# Highlights of the Milwaukee Workshop on R and Bioinformatics

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*by Joseph Rickert*

On May 10th and 11th, in honor of this being the International Year of Statistics, the Milwaukee Chapter of the American Statistical Association (MILWASA) held a workshop on cutting edge uses of R in Bioinformatics. One objective of the workshop was to show the “nuts and bolts” details of how R with C++ integration and the specialized capabilities of the Bioconductor Project provides an flexible, feature-rich platform for advanced Bioinfomatics applications. Featured speakers were:

- Denise Scholtens who gave talks on analyzing microarray data using R and Bioconductor, building graphs with R and Bioconductor, gene set enrichment analysis, and Expression Set objects.
- Kwang-Youn Kim who spoke on the analysis of RNA sequencing data using R and Bioconductor and
- Dirk Eddelbuettel gave a thorough, four-part introduction to Rcpp, his package for integrating R with C++.

A tremendous amount of material from this workshop (pdfs, slides, data and R code) is available online. And, if you are interested in R and C++ integration have a look at Dirk’s new book.

The following graph from Denise’s presentation on gene set enrichment analysis shows a portion of an induced gene ontology graph using using the classic Fisher elimination algorithm and gives an idea of the some of the sophisticated analyses you can do with her R code.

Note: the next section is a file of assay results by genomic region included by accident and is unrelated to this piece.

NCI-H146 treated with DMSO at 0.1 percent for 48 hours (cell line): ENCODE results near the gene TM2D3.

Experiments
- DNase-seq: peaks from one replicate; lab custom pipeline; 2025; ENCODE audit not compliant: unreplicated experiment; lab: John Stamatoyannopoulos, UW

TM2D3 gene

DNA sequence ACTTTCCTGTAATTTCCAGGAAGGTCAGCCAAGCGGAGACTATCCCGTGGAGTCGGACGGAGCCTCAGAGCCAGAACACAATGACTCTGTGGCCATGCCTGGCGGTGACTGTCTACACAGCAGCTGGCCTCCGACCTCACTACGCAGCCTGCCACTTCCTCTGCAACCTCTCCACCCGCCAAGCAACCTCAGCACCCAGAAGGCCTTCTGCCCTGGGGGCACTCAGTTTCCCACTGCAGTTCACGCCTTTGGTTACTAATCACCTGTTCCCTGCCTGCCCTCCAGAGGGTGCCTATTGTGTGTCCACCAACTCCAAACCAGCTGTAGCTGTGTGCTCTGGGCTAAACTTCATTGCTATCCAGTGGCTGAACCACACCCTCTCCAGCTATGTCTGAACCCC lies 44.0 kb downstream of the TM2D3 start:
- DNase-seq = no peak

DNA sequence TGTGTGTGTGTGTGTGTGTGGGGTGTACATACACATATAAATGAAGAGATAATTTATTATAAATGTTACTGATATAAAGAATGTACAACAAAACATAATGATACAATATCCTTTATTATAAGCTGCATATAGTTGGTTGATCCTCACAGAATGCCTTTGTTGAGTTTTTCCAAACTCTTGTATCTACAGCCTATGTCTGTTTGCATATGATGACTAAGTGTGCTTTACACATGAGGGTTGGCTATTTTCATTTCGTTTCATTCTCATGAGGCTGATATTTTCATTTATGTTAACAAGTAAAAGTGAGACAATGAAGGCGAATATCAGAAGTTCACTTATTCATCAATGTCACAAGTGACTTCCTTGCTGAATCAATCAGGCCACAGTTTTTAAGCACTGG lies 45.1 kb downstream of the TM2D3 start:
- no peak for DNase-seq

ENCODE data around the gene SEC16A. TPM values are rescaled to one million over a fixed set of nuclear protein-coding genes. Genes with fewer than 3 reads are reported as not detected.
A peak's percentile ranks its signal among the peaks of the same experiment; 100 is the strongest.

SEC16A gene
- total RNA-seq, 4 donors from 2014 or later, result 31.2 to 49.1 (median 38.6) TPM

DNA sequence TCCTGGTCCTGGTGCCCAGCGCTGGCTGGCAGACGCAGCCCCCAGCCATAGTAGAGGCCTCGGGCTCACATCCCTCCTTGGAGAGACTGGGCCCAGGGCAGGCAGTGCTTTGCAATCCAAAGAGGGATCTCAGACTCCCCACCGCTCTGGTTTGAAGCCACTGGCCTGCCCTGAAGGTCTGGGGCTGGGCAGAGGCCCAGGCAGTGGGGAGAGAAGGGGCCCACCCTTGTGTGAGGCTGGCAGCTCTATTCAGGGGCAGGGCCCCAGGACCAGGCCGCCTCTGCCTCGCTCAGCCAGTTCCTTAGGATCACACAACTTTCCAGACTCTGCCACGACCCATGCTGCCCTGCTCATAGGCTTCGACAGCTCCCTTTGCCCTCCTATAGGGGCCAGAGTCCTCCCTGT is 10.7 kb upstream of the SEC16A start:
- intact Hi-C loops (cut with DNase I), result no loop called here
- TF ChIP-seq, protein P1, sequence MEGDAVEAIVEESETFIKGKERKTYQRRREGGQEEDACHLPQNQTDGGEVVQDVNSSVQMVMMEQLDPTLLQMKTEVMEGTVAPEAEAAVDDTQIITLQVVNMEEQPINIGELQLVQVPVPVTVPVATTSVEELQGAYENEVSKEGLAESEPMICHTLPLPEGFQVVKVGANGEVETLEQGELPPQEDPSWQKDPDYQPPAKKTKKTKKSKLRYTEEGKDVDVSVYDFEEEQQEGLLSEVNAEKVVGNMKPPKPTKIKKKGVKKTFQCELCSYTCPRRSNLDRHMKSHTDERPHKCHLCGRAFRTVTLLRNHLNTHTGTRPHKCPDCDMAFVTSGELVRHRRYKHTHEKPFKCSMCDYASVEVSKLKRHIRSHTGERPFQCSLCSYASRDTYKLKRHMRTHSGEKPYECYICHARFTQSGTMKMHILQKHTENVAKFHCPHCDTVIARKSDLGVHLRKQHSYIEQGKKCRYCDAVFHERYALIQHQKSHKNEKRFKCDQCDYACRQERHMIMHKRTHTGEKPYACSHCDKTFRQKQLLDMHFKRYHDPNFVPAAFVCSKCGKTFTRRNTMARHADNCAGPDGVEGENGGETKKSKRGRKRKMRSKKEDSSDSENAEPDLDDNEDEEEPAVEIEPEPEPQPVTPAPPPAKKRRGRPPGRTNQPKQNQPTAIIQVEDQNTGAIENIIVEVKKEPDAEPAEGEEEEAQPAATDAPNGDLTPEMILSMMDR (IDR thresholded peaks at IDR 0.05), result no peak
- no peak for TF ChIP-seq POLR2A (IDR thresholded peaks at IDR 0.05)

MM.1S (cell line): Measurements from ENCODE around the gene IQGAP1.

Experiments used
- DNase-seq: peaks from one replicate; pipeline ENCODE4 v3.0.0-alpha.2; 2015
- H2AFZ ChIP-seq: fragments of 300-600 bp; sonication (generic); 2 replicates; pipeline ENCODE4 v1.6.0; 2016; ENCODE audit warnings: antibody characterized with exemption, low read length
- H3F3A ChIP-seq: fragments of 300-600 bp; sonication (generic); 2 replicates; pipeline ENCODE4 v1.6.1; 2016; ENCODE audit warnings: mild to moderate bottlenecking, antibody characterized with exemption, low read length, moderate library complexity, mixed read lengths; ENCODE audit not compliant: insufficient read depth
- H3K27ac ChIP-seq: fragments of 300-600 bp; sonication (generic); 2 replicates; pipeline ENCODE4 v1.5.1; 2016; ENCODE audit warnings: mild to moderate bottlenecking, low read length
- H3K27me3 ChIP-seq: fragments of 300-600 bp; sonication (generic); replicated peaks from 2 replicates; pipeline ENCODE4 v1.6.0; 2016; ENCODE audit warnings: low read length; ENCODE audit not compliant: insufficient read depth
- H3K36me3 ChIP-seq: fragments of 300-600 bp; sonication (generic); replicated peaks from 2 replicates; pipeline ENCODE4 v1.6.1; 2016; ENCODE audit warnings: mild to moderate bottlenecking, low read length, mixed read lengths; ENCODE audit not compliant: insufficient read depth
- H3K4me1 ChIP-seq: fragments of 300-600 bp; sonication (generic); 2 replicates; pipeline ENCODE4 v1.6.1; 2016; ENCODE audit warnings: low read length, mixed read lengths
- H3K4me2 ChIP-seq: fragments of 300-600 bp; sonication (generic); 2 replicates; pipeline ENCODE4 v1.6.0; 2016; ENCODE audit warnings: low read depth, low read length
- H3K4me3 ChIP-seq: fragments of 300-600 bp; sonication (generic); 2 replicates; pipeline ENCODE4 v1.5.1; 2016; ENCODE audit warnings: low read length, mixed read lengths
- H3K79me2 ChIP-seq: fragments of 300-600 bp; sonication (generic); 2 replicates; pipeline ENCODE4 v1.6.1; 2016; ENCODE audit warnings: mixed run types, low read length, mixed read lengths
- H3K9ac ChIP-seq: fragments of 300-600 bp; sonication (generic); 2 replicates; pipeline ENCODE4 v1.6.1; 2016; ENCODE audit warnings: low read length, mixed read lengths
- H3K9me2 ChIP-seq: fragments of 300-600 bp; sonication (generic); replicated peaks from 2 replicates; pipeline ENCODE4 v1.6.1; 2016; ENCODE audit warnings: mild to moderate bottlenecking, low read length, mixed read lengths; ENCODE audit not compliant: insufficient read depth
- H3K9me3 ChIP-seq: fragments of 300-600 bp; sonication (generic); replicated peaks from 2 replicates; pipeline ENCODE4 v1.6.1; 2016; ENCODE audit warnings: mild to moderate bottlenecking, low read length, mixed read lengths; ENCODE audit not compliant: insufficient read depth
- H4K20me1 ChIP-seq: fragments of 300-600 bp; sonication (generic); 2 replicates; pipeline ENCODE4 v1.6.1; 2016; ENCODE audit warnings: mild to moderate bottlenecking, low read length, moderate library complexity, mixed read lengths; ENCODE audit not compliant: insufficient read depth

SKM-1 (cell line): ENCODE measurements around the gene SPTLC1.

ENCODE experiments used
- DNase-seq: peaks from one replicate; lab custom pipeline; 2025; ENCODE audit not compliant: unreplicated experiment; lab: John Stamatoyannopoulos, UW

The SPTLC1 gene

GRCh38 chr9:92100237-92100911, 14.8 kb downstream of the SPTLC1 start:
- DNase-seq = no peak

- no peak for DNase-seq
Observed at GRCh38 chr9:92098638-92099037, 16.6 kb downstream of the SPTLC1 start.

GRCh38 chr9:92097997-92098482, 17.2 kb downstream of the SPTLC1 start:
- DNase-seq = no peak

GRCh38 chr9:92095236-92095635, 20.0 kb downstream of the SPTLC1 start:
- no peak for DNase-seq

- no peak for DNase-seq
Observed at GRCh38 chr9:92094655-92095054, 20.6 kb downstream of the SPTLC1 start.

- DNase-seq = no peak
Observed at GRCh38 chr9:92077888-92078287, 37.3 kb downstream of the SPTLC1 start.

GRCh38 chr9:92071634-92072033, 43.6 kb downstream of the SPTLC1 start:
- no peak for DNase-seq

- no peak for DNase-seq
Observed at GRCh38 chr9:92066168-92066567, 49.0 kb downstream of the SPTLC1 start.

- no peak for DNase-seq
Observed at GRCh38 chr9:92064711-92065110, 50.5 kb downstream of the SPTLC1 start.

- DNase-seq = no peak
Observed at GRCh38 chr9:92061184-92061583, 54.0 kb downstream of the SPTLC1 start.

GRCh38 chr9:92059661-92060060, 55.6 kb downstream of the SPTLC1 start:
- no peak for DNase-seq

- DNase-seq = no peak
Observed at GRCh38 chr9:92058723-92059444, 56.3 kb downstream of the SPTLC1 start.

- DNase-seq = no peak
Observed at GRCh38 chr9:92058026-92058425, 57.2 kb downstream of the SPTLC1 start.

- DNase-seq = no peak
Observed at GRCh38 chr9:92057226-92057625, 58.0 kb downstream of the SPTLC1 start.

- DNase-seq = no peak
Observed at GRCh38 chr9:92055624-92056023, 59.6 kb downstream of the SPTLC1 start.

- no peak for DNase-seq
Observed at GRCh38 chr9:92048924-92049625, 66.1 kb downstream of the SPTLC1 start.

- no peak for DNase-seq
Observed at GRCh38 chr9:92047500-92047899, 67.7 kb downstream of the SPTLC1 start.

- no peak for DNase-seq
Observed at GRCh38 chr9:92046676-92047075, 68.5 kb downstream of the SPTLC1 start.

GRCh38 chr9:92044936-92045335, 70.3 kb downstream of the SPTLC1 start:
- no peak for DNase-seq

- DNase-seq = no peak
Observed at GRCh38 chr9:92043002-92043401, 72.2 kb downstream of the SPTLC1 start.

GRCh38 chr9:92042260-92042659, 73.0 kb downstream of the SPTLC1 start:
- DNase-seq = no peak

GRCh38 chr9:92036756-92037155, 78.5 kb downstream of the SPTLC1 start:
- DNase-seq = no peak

Note if you want to run the code you will have to get some of the packages from Bioconductor. Here is some code from Kwang-Youn on how to get started.

# Install all the necessary packages if not on your system source("http://bioconductor.org/biocLite.R") ## Bioconductor version 2.11 (BiocInstaller 1.8.3), ?biocLite for help biocLite(c("TxDb.Dmelanogaster.UCSC.dm3.ensGene", "ShortRead", "edgeR", "cummeRbund")) ## BioC mirror: http://bioconductor.org ## Using Bioconductor version 2.11 (BiocInstaller 1.8.3), R version 2.15. ## Installing package(s) 'TxDb.Dmelanogaster.UCSC.dm3.ensGene' 'ShortRead' ## 'edgeR' 'cummeRbund' ## ## The downloaded binary packages are in ## /var/folders/nk/9bnzzk_152vg4wslcbxc5g_c0000gn/T//RtmpzkrvEW/downloaded_packages

And here is some sample code from Dirk's presentation on calling R plot functions from C++.

#include <RInside.h> // embedded R via RInside int main(int argc, char *argv[]) { RInside R(argc, argv); // create an embedded R instance // evaluate an R expression with curve() std::string cmd = "tmpf <- tempfile(’curve’); " "png(tmpf); curve(x^2, -10, 10, 200); " "dev.off(); tmpf"; // by running parseEval, we get ﬁlename back std::string tmpfile = R.parseEval(cmd); std::cout << "Could use plot in " << tmpfile << std::endl; unlink(tmpfile.c_str()); // cleaning up // alternatively, by forcing a display we can plot to screen cmd = "x11(); curve(x^2, -10, 10, 200); Sys.sleep(30);"; R.parseEvalQ(cmd); exit(0); }

Revolution Analytics is proud to have been a sponsor for this workshop. Congratulations to Rodney Sparapani of the Medical College of Wisconsin for making it happen!

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